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The Layering System – The Base Layer

We all know that wearing a number of thinner layers offers better versatility helping you stay at the right temperature. However, many people consider this handy tip to be the full extent of the magical ‘Layering System’, but it isn’t.

The true Layering System is far more prescriptive, using three different types of garment in a specific order. From the baselayer next to the skin, to the mid-layer, to the final encapsulating outer-layer, each element has its own job to do. In part 1 of this 3 part series we’ll take a closer look at the baselayer.

 

The common misconception is that the baselayer’s main job is to keep you warm. In truth their primary task is to move perspiration away from the skin. In a lightweight summer baselayer this eliminates that clammy feeling whilst helping you stay cool.

In colder conditions removing perspiration is even more critical helping to avoid rapid heat loss in periods of inactivity. Baselayers designed for the cold tend to be thicker providing additional insulation and are often referred to as thermals.

 

Ironically the fabric most of us wear next to our skin (cotton) is the worst thing to use as a baselayer. Cotton holds onto moisture which not only feels unpleasant but can also cool the body dangerously quickly.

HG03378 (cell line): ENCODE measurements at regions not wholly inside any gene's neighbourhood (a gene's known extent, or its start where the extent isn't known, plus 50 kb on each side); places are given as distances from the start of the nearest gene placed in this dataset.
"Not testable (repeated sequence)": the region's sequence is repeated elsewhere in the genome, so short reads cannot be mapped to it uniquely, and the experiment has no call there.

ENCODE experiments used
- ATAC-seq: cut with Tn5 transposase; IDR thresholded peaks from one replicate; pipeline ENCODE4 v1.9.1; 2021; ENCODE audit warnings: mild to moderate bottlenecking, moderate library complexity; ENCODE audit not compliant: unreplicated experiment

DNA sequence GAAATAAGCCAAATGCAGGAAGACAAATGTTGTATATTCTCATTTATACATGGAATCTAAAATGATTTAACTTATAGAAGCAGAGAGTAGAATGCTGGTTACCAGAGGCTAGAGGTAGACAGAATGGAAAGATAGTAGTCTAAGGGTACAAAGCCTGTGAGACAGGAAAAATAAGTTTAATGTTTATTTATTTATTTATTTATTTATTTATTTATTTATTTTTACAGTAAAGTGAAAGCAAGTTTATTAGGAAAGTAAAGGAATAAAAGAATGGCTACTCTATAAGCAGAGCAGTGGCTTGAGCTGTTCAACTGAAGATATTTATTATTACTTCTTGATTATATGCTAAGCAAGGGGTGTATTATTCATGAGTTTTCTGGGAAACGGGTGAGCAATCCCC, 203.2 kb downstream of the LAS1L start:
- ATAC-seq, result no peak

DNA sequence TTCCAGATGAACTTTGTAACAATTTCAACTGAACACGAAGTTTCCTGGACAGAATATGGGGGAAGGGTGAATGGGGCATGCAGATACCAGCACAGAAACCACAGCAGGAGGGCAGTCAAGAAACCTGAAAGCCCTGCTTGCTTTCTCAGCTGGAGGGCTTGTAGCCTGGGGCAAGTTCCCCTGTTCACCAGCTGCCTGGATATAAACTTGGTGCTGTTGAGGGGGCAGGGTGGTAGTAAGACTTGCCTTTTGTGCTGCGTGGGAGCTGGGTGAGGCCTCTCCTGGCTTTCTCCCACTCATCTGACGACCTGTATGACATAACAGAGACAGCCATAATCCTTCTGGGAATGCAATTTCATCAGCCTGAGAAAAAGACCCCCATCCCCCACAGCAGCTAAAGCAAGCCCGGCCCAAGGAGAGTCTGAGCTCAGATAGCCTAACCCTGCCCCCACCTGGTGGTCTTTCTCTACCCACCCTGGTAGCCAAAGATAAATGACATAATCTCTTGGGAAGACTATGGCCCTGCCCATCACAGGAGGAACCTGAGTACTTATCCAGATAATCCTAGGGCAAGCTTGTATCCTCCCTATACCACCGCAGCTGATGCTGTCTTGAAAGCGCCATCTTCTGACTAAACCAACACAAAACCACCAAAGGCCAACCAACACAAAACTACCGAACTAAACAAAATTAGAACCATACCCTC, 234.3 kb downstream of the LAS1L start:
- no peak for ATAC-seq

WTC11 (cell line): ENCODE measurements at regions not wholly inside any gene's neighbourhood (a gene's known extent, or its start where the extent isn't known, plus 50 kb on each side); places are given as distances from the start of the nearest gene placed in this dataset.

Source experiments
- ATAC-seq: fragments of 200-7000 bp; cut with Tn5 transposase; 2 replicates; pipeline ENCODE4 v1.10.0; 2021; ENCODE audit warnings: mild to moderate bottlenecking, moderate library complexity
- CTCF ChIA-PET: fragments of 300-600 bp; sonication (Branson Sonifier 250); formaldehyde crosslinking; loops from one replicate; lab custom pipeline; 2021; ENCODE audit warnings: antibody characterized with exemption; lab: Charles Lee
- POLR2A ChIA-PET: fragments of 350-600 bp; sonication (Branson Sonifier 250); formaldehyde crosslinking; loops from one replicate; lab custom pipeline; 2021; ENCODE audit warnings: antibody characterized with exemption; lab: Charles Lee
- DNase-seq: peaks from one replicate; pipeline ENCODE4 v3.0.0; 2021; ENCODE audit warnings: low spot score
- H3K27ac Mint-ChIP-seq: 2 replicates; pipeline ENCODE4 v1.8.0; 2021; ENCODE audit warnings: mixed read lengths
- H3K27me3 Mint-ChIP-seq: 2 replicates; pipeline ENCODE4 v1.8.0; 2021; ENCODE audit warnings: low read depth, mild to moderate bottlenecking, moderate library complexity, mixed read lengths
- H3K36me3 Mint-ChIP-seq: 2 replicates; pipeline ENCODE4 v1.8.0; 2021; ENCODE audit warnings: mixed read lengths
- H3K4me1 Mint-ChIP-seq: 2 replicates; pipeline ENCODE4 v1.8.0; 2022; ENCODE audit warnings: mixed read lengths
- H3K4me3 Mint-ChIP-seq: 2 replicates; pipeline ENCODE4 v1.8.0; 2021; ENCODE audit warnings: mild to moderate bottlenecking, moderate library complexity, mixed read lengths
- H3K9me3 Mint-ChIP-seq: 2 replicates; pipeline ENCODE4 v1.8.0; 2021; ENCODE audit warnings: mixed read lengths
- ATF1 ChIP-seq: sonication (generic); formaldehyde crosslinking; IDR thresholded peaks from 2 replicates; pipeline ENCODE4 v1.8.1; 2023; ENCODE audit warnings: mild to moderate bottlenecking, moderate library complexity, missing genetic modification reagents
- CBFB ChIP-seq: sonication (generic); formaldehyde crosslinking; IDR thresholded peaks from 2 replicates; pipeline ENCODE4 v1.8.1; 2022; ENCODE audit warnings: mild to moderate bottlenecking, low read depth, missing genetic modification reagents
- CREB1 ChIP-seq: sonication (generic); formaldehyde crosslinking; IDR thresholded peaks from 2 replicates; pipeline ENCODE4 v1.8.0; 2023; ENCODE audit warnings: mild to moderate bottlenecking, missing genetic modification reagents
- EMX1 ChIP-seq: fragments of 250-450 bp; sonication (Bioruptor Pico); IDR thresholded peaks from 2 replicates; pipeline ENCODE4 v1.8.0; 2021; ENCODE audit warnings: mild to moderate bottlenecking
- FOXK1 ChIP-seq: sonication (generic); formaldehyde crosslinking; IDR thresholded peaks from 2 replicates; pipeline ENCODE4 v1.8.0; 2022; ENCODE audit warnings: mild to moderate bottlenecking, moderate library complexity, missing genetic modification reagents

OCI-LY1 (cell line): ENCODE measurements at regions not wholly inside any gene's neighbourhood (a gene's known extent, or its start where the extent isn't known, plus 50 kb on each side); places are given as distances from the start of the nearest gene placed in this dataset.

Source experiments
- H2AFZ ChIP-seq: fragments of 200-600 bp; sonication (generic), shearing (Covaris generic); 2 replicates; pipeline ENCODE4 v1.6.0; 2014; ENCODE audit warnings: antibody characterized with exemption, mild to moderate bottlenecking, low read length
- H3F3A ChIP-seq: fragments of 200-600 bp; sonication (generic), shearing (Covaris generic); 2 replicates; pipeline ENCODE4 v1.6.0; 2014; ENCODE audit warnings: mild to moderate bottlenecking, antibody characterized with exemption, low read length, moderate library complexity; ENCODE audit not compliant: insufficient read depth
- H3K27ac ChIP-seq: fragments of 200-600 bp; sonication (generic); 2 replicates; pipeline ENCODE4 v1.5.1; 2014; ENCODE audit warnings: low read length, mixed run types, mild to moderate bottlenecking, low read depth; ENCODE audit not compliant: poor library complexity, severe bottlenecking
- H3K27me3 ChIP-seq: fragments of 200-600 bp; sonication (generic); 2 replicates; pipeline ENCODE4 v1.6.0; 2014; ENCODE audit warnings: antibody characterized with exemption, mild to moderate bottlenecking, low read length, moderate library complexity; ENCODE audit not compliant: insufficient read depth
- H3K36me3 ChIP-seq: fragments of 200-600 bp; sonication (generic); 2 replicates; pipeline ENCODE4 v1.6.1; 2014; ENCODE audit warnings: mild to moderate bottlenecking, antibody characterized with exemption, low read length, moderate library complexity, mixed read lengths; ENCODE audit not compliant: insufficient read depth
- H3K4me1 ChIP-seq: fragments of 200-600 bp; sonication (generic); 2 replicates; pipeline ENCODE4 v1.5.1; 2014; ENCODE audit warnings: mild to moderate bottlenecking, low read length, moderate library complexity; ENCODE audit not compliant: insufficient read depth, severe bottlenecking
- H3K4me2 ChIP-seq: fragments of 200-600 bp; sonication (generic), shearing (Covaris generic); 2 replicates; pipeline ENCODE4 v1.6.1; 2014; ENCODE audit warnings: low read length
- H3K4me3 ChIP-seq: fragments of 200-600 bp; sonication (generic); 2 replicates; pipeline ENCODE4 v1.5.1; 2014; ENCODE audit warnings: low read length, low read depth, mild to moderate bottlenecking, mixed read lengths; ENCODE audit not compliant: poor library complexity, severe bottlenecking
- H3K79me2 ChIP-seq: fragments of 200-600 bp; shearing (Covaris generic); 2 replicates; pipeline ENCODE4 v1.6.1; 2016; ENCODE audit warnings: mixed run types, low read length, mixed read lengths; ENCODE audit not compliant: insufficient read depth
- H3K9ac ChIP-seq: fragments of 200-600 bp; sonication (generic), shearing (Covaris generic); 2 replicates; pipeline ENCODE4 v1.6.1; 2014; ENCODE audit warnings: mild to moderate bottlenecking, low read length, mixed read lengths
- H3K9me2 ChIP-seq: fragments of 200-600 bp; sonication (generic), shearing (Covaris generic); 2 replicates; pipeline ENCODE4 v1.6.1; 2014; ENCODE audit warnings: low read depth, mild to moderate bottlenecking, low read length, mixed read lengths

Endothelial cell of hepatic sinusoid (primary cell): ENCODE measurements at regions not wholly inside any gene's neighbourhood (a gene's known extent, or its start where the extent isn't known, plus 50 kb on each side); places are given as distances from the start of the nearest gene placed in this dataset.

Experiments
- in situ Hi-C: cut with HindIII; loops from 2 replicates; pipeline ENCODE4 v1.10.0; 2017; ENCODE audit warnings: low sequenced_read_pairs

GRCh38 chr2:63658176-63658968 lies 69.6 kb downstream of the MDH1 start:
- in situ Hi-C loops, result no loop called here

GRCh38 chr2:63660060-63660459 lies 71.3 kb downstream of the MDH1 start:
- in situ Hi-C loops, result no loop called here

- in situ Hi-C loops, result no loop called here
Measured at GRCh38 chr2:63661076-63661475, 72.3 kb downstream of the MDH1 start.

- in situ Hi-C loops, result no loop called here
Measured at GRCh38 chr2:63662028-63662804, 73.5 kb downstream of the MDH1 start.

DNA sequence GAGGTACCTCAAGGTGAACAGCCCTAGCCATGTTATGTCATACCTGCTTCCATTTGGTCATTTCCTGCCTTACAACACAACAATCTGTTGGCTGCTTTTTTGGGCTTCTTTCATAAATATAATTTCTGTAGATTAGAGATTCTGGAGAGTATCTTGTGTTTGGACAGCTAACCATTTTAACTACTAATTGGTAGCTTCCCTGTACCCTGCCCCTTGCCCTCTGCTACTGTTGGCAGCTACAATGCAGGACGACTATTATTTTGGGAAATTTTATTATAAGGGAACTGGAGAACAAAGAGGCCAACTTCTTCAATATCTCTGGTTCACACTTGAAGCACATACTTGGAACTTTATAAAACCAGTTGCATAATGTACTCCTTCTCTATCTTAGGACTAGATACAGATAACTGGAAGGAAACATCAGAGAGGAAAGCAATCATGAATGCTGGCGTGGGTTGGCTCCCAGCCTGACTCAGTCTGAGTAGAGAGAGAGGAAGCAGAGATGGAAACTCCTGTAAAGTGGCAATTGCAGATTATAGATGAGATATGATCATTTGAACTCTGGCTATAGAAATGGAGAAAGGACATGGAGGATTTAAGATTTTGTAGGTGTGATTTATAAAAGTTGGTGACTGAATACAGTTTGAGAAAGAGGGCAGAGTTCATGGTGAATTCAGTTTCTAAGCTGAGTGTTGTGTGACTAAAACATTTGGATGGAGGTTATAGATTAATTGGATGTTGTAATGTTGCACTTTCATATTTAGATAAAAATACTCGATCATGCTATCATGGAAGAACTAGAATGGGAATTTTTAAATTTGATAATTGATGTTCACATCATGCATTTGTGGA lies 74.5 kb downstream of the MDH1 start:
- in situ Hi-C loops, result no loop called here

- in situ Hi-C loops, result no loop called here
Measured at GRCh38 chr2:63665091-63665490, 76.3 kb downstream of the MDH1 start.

The best materials for moving moisture, and those found in most baselayers, are manmade fibres like polyester or polypropylene. A serious baselayer will contain at least 90% of these fibres. Have a quick look at the care label to confirm.

The other main fabric to look for is merino wool. Although it doesn’t move moisture quite as rapidly this natural fibre is favoured by many due to its antibacterial properties. Synthetic fibres can begin to develop odours after relatively light use and need to be washed more frequently. However, merino wool baselayers are almost immune to this effect and can be worn many days on end.

 

The main feature differences between baselayers are dictated by what season they are designed for. Summer baselayers tend to be short sleeved, use lighter fabrics, and looser fits to help you stay cool and comfortable. On the other hand, winter baselayers use long sleeves, thicker fabrics, and closer fits to maximise insulation. Some even come with zip necks and high collars which can be zipped up for extra warmth, or down for superb ventilation. 

Another common feature to look for are antibacterial treatments on synthetic baselayers. Designed to mimic wool’s odour busting performance there are now a wide range of effective technologies available. If you want the fast drying performance of synthetics, with the odour resistance of wool, check out fabrics like Berghaus Argentium.

 

Well we hope that’s got you over excited about outdoor underwear. Well maybe not, but at least you can shop our huge range of men’s and women’s baselayers with a little more confidence. Take a look at our mid-layer and outer layer blog posts to get the full knowledge of the layering system.

 

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